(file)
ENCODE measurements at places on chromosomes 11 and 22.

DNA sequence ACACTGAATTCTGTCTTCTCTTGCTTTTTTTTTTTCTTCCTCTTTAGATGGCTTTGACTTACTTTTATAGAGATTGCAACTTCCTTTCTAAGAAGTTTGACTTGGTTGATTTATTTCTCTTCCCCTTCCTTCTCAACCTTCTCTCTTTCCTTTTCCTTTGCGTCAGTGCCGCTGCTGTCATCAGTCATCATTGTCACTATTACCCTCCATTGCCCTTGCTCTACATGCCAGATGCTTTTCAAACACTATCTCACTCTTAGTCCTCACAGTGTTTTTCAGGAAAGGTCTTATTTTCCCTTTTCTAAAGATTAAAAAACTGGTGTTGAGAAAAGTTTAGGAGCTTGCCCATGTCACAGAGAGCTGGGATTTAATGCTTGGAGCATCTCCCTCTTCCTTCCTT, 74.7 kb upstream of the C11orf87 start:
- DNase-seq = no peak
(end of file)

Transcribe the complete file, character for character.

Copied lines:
ENCODE measurements at places on chromosomes 11 and 22.

DNA sequence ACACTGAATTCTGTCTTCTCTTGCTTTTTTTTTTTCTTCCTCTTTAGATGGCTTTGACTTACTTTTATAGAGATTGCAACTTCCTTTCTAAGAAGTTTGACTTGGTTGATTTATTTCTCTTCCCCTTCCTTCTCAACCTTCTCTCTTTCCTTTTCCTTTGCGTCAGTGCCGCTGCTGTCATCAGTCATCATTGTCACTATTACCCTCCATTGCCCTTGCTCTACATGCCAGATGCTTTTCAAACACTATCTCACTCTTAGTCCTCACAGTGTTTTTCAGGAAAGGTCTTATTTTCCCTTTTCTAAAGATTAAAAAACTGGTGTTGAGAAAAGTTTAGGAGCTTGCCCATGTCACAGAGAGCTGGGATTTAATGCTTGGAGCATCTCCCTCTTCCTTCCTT, 74.7 kb upstream of the C11orf87 start:
- DNase-seq = no peak